Clinton: Absolutely. And that comes from a combination of signals across that SDLC, from the open-source, from the container, from the proprietary code, from the IAC, but then also what’s happening at runtime, right? Like, how are those containers actually deployed onto EKS? What ports are open? What running binaries are on the container that might influence, you know, what packages you choose to upgrade, versus not?



All of that matters, and what—you know, the issue I think now is getting that visibility to the developer at the right time so that they can make it actionable. And the thing about infrastructure as code, that I think that’s really interesting and not super well understood is a lot of those defaults are really insecure. And developers have no idea, right? Like, they might not be aware that if you don’t define that encryption for your S3 bucket, it’ll happily deploy unencrypted, right? Yes, that’s a compliance problem, but that’s also potentially exacerbator have other vulnerabilities that might be in that application.


But you only see those when you can combine and have a single pane of glass that gives you the runtime signaling plus everything that’s happening in the application, armed with the correct information to actually remediate that at the time, and say, “Don’t you think you wanted to add, you know, AES encryption to this bucket? Don’t you think you wanted to close down port 22?” And also, combine that with your internal business logic, right? Like maybe for an internal only application that never transits beyond your VPC perimeter, sure, it’s fine to have port 22 open, right? There’s just going to be people within your zero-trust environment authenticating to it. But for your production web application, that might be a different story.


Corey: There are other concerns, too. For example, I’m sitting here complaining about the idea of encrypting at rest in an AWS environment, but if you’ve signed customer contracts that state that you’re doing it, you’d better freaking do it, as opposed to, “Well, I know what the actual security risk is and it’s no big deal.” Yeah, don’t make that decision. If you are contractually obligated to do a thing. Don’t YOLO it; do what you say you’re going to do. That’s that whole integrity thing.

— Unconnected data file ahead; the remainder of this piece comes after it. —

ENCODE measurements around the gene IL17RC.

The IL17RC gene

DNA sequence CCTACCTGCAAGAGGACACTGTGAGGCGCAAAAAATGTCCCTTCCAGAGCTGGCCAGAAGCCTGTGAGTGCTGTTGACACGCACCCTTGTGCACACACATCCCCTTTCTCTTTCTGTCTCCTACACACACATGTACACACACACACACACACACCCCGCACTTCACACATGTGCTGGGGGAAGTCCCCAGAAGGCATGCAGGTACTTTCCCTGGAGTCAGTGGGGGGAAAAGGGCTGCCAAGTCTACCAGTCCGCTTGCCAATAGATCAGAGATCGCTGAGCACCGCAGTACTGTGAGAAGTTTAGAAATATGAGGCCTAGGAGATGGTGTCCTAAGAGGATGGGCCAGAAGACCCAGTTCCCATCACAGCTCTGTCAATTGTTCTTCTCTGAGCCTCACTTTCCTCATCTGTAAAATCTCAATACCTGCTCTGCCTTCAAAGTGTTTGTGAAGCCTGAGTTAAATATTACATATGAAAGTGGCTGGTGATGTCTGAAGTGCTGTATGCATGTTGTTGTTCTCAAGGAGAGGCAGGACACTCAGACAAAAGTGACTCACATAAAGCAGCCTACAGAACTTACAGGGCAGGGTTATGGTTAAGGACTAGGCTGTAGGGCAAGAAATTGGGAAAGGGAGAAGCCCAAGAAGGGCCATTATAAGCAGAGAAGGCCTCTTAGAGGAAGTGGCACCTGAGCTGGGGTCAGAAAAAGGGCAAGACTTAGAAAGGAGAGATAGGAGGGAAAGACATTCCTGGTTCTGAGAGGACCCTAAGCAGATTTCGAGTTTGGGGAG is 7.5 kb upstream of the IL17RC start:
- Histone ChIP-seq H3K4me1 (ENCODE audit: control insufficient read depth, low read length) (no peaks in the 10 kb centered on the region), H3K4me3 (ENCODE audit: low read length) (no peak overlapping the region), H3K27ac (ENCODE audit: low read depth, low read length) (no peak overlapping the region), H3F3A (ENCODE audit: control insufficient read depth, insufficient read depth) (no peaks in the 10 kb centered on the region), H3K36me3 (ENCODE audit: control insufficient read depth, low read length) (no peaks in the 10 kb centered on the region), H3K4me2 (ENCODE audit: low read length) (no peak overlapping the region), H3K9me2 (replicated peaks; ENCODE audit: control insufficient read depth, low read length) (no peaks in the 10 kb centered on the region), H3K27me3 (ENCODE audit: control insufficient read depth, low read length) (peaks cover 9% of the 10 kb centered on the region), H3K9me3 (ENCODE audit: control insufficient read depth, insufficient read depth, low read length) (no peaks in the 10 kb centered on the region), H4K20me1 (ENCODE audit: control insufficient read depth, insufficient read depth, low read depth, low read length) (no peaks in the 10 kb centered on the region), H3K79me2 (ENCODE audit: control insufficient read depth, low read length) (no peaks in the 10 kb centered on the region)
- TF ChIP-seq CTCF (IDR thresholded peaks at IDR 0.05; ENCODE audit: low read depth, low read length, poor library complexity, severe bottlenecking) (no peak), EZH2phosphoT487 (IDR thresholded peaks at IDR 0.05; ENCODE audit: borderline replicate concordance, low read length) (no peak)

Clinton: Oh, sure. And look in a battle between security and compliance. Compliance always wins, right? But from a developer perspective, I don’t know that we on the front lines writing code actually differentiate, right? That certainly is a matter for the people defining the policies and, you know, creating their gating mechanisms in CI to figure out.


What I want to know as a developer is, is my build going to succeed, right? Or am I going to get shut down and get the nastygram that says, you know, “We couldn’t launch this for x, y, and z reason.” Now, everybody on my team hates me, my lead dev is on me, now there’s a bunch of merge conflicts because my branch is behind. I want to get that out into production, but in order to do that, I need information on how are all these signals going to be compiled together in a way that, you know, creates that red light or green light on the risk dashboard later on. But up until I think, you know, relatively recently, I don’t have visibility into that except to launch the commit, you know, start the build and see what happens, and then I have that context-switching problem, right, because it’s hours or days later, that I finally get that signal back.